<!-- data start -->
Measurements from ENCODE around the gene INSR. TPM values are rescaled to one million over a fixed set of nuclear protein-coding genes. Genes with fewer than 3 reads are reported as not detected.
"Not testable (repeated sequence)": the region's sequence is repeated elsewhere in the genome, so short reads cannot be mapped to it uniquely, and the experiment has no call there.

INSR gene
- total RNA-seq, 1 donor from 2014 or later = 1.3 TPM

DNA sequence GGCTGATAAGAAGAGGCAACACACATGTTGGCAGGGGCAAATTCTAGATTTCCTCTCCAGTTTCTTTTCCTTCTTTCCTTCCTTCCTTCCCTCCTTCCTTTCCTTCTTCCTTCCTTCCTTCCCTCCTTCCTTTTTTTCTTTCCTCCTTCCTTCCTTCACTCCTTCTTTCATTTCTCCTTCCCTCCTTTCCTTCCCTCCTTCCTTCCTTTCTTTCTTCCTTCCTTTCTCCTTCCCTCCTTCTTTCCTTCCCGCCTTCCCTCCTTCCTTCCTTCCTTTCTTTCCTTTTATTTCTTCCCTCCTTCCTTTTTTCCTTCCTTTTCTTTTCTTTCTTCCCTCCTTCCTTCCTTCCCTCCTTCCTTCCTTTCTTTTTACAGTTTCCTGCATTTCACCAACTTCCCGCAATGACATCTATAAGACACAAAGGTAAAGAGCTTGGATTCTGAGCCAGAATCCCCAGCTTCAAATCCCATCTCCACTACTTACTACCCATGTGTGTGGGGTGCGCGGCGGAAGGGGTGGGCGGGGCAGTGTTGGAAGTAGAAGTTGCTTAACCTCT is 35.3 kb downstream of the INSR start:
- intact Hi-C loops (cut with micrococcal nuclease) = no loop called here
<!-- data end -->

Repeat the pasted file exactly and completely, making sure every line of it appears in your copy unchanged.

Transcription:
Measurements from ENCODE around the gene INSR. TPM values are rescaled to one million over a fixed set of nuclear protein-coding genes. Genes with fewer than 3 reads are reported as not detected.
"Not testable (repeated sequence)": the region's sequence is repeated elsewhere in the genome, so short reads cannot be mapped to it uniquely, and the experiment has no call there.

INSR gene
- total RNA-seq, 1 donor from 2014 or later = 1.3 TPM

DNA sequence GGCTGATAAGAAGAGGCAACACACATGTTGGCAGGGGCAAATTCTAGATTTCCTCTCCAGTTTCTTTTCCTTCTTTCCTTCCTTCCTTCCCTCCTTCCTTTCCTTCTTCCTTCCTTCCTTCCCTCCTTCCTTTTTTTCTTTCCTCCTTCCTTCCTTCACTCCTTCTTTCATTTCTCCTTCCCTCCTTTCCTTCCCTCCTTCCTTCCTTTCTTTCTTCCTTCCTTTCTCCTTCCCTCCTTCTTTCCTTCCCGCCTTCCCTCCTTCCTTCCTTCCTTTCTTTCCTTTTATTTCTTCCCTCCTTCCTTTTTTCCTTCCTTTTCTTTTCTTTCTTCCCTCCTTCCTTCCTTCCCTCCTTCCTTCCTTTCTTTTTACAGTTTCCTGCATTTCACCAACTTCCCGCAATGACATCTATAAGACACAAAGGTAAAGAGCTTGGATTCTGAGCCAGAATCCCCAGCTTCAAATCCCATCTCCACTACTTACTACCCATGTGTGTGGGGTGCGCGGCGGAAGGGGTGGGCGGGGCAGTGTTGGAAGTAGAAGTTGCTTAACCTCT is 35.3 kb downstream of the INSR start:
- intact Hi-C loops (cut with micrococcal nuclease) = no loop called here